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Title: Enzymatic reduction of U60 nanoclusters by Shewanella oneidensis MR-1

Abstract

Abstract In this study, a series of reduction experiments were conducted using a representative uranyl peroxide nanocluster, U60 (K 16Li 44[UO 2(O 2)OH] 60) and a bacterial species,Shewanella oneidensis MR-1, that is capable of enzymatic U(VI) reduction. U60 was reduced byS. oneidensisin the absence of O 2, but the reduction kinetics for U60 were significantly slower than was observed in this study for aqueous uranyl acetate, and were faster than was reported in previous studies for solid phase U(VI). Our results indicate that U60 aggregates bigger than 0.2 μm formed immediately upon mixing with the bacterial growth medium, and that these aggregates were gradually broken down during the process of reduction. Neither reduction nor dissolution of U60 was observed during 72 h of control experiments open to the atmosphere, indicating that the breakdown and dissolution of U60 aggregates is caused by the reduction of U60, and thatS. oneidensisis capable of direct reduction of the U(VI) within the U60 nanoclusters, likely due to the adsorption of U60 aggregates onto bacterial cells. This study is first to show the reduction capacity of bacteria for uranyl peroxide nanoclusters, and the results yield a better understanding of the long term fate of uranium inmore » environmental systems in which uranyl peroxide nanoclusters are present.« less

Authors:
;
Publication Date:
Research Org.:
Energy Frontier Research Centers (EFRC) (United States). Materials Science of Actinides (MSA)
Sponsoring Org.:
USDOE Office of Science (SC), Basic Energy Sciences (BES) (SC-22)
OSTI Identifier:
1470033
DOE Contract Number:  
SC0001089
Resource Type:
Journal Article
Resource Relation:
Journal Name: Radiochimica Acta; Journal Volume: 106; Journal Issue: 1; Related Information: MSA partners with University of Notre Dame (lead); University of California, Davis; Florida State University; George Washington University; University of Michigan; University of Minnesota; Oak Ridge National Laboratory; Oregon state University; Rensselaer Polytechnic Institute; Savannah River National Laboratory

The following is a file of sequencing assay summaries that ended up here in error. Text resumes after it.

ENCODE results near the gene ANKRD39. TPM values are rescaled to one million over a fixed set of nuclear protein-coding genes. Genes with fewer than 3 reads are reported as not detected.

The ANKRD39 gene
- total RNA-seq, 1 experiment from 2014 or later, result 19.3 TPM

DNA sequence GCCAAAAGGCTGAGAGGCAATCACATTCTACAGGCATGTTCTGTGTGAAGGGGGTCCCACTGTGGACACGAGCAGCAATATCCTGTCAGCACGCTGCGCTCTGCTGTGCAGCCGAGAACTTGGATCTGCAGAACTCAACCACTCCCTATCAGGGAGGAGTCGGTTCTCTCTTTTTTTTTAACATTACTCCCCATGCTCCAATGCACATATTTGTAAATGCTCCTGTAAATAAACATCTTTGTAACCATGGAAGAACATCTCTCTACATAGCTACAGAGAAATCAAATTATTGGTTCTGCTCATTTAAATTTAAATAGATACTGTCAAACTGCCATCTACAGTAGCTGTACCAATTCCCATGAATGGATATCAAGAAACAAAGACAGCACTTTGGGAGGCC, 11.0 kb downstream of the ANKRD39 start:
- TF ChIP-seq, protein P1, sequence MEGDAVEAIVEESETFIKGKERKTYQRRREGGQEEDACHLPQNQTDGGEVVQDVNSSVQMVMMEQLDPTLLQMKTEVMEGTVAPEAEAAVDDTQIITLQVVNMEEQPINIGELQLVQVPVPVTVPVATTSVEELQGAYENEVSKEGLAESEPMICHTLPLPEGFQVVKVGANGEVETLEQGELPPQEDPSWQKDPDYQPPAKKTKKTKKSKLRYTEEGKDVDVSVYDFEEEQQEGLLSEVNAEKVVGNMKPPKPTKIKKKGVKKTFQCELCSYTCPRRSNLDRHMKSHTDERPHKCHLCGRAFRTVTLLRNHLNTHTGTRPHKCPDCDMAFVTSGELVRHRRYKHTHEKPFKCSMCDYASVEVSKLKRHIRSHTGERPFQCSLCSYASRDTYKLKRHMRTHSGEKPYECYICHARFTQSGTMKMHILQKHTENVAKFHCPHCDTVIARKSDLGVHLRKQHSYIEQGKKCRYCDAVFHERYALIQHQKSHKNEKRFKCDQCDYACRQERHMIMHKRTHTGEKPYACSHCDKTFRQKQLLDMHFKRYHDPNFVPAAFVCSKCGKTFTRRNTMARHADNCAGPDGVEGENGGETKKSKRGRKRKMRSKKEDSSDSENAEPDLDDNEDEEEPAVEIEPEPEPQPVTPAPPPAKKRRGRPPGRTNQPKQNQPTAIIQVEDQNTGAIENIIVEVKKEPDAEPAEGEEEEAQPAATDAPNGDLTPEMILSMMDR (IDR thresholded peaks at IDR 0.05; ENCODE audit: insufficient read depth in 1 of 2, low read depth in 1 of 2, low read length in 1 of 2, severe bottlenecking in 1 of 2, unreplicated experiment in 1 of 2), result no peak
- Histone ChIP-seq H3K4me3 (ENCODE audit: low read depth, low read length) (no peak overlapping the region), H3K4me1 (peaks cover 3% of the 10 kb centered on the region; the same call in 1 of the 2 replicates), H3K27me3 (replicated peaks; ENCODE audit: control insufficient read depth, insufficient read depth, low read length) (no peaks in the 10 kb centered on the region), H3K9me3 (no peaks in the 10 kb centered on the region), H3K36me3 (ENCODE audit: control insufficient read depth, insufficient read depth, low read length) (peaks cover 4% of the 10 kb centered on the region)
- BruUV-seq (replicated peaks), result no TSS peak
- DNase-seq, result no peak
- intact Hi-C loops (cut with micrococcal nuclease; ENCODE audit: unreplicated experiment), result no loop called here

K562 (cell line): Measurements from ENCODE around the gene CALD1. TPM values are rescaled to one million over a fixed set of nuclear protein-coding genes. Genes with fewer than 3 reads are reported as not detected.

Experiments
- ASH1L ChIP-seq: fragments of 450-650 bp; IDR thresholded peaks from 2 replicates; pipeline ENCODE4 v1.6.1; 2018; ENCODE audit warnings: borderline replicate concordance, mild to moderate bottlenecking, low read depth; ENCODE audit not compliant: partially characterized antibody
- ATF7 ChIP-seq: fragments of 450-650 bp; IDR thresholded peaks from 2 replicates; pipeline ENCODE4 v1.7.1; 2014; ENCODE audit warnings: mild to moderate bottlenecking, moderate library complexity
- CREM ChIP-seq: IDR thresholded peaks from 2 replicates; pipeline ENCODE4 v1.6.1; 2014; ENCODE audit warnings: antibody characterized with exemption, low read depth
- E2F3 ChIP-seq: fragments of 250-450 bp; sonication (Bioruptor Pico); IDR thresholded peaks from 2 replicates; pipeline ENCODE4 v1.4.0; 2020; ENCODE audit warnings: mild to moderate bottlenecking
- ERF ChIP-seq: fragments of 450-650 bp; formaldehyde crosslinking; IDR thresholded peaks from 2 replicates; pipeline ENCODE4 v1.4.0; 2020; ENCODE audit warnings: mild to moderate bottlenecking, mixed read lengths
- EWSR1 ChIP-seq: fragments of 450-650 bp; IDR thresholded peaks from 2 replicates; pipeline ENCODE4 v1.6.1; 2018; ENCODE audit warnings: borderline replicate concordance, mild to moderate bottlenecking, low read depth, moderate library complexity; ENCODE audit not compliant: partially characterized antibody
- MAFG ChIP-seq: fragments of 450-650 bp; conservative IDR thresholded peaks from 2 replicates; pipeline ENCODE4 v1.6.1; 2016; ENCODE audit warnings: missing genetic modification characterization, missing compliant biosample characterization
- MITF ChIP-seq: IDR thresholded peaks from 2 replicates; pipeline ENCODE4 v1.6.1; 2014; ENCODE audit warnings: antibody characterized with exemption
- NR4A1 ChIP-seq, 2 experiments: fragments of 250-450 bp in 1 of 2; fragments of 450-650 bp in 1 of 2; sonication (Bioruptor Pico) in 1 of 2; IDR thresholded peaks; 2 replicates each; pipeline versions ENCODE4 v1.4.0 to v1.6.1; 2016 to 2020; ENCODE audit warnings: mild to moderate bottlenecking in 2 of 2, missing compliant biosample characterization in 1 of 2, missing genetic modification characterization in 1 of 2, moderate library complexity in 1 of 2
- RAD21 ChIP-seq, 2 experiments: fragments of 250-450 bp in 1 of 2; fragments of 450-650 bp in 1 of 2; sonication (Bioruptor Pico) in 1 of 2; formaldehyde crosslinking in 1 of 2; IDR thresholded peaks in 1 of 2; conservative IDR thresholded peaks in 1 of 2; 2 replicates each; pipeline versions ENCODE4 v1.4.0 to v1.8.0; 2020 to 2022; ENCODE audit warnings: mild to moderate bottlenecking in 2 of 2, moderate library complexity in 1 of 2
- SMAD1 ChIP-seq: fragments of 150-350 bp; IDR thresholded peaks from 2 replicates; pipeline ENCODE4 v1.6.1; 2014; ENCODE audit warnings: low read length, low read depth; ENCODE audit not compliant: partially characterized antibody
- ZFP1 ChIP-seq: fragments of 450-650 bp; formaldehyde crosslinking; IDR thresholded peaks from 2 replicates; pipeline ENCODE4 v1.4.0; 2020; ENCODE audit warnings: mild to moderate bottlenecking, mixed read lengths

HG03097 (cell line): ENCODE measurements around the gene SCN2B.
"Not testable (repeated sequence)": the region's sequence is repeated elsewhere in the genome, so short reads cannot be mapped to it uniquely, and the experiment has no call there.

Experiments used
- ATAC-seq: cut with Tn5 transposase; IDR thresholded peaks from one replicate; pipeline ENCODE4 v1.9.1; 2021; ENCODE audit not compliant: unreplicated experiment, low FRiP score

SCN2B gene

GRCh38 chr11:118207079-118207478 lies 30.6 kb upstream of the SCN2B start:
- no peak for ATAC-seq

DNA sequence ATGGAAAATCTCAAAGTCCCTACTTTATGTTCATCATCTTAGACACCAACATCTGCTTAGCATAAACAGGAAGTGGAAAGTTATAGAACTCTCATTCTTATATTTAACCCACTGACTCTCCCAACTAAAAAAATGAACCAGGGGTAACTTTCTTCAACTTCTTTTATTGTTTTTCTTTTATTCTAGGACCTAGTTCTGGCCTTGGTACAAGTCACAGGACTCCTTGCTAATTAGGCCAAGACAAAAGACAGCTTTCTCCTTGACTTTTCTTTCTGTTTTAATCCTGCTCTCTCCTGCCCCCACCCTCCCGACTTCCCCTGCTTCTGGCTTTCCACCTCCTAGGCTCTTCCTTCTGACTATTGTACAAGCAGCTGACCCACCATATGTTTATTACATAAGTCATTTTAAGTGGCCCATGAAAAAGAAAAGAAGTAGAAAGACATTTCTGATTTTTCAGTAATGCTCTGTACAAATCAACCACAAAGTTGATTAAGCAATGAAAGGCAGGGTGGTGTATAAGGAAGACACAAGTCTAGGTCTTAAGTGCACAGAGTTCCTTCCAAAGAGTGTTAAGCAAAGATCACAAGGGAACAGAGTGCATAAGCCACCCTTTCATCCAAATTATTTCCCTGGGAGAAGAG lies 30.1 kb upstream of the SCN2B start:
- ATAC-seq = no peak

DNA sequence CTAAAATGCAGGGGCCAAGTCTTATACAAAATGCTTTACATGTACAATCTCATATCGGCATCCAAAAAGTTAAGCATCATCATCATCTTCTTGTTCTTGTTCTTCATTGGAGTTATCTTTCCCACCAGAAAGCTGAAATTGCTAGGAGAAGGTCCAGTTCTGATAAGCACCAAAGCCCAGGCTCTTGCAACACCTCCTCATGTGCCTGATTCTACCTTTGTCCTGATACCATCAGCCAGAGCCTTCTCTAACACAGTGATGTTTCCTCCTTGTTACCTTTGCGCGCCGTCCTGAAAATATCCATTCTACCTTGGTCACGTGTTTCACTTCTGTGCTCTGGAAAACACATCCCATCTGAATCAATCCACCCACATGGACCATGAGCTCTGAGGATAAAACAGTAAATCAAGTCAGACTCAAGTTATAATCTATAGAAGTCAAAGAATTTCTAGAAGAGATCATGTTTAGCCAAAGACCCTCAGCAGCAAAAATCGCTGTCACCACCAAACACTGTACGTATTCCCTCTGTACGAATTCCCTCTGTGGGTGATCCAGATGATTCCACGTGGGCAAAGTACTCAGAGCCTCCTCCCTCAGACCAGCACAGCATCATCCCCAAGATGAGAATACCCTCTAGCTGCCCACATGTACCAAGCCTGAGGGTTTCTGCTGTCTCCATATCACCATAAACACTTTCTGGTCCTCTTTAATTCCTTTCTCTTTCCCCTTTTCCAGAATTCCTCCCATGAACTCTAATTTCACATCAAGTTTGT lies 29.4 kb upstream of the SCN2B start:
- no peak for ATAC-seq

Country of Publication:
United States
Language:
English
Subject:
nuclear (including radiation effects), materials and chemistry by design, synthesis (novel materials), synthesis (self-assembly)

Citation Formats

Yu, Qiang, and Fein, Jeremy B. Enzymatic reduction of U60 nanoclusters by Shewanella oneidensis MR-1. United States: N. p., 2018. Web. doi:10.1515/ract-2017-2759.
Yu, Qiang, & Fein, Jeremy B. Enzymatic reduction of U60 nanoclusters by Shewanella oneidensis MR-1. United States. doi:10.1515/ract-2017-2759.
Yu, Qiang, and Fein, Jeremy B. Fri . "Enzymatic reduction of U60 nanoclusters by Shewanella oneidensis MR-1". United States. doi:10.1515/ract-2017-2759.
@article{osti_1470033,
title = {Enzymatic reduction of U60 nanoclusters by Shewanella oneidensis MR-1},
author = {Yu, Qiang and Fein, Jeremy B.},
abstractNote = {Abstract In this study, a series of reduction experiments were conducted using a representative uranyl peroxide nanocluster, U60 (K16Li44[UO2(O2)OH]60) and a bacterial species,Shewanella oneidensis MR-1, that is capable of enzymatic U(VI) reduction. U60 was reduced byS. oneidensisin the absence of O2, but the reduction kinetics for U60 were significantly slower than was observed in this study for aqueous uranyl acetate, and were faster than was reported in previous studies for solid phase U(VI). Our results indicate that U60 aggregates bigger than 0.2 μm formed immediately upon mixing with the bacterial growth medium, and that these aggregates were gradually broken down during the process of reduction. Neither reduction nor dissolution of U60 was observed during 72 h of control experiments open to the atmosphere, indicating that the breakdown and dissolution of U60 aggregates is caused by the reduction of U60, and thatS. oneidensisis capable of direct reduction of the U(VI) within the U60 nanoclusters, likely due to the adsorption of U60 aggregates onto bacterial cells. This study is first to show the reduction capacity of bacteria for uranyl peroxide nanoclusters, and the results yield a better understanding of the long term fate of uranium in environmental systems in which uranyl peroxide nanoclusters are present.},
doi = {10.1515/ract-2017-2759},
journal = {Radiochimica Acta},
number = 1,
volume = 106,
place = {United States},
year = {Fri Jan 26 00:00:00 EST 2018},
month = {Fri Jan 26 00:00:00 EST 2018}
}